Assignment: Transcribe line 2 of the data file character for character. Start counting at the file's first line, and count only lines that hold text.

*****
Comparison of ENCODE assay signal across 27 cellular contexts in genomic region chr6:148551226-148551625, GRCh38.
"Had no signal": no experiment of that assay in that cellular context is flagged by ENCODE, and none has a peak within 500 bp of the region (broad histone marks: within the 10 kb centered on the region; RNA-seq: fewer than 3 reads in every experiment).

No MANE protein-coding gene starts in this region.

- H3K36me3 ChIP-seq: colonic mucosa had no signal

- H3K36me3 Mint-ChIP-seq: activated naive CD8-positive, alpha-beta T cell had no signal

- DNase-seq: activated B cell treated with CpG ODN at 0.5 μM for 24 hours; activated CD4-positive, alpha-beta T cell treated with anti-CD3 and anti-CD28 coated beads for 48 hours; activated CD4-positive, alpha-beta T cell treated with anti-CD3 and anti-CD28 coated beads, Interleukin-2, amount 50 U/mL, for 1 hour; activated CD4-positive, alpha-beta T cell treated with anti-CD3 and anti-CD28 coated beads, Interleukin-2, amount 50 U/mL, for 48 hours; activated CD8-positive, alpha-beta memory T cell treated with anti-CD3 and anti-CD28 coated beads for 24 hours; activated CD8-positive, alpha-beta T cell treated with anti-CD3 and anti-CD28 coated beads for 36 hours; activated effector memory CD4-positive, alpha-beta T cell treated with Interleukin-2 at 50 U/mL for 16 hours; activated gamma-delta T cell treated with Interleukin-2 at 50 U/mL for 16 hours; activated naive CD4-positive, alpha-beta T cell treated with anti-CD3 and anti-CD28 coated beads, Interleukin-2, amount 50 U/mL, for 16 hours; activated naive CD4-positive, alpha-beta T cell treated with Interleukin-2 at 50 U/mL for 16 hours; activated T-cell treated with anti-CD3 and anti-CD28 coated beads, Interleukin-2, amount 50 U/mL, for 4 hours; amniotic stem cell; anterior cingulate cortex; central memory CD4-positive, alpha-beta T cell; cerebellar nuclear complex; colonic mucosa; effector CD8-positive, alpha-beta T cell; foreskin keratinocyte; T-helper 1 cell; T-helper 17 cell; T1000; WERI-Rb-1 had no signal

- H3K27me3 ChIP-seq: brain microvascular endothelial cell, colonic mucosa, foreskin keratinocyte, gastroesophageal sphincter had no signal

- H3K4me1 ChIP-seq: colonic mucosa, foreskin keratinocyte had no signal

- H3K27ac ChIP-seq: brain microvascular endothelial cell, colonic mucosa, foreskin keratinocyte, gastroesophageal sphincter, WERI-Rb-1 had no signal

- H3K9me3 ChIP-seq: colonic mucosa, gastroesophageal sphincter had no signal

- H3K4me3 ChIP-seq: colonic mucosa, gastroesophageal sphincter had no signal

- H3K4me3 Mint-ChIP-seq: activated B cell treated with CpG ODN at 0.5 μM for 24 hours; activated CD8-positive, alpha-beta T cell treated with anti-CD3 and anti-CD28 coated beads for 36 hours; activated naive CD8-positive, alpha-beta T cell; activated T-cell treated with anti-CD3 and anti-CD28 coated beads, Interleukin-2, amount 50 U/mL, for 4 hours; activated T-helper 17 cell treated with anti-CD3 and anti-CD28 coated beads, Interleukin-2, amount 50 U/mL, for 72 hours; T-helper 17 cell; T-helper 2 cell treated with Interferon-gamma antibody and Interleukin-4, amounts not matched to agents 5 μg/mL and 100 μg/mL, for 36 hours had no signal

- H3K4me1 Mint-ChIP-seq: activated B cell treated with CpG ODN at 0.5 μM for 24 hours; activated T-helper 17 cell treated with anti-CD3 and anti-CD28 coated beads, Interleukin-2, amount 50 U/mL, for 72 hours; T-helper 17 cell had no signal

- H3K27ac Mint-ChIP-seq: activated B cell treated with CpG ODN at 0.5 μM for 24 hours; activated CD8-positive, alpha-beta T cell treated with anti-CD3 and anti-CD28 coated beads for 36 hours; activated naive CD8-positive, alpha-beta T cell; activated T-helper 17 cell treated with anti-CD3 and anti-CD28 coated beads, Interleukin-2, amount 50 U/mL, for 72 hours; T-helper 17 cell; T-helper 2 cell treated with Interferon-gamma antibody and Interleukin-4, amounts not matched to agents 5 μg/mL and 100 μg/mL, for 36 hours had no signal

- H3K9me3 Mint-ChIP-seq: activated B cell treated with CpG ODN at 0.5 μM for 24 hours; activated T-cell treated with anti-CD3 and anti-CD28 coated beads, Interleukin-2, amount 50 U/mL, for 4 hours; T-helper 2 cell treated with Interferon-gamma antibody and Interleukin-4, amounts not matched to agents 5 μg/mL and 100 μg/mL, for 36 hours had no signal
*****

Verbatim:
"Had no signal": no experiment of that assay in that cellular context is flagged by ENCODE, and none has a peak within 500 bp of the region (broad histone marks: within the 10 kb centered on the region; RNA-seq: fewer than 3 reads in every experiment).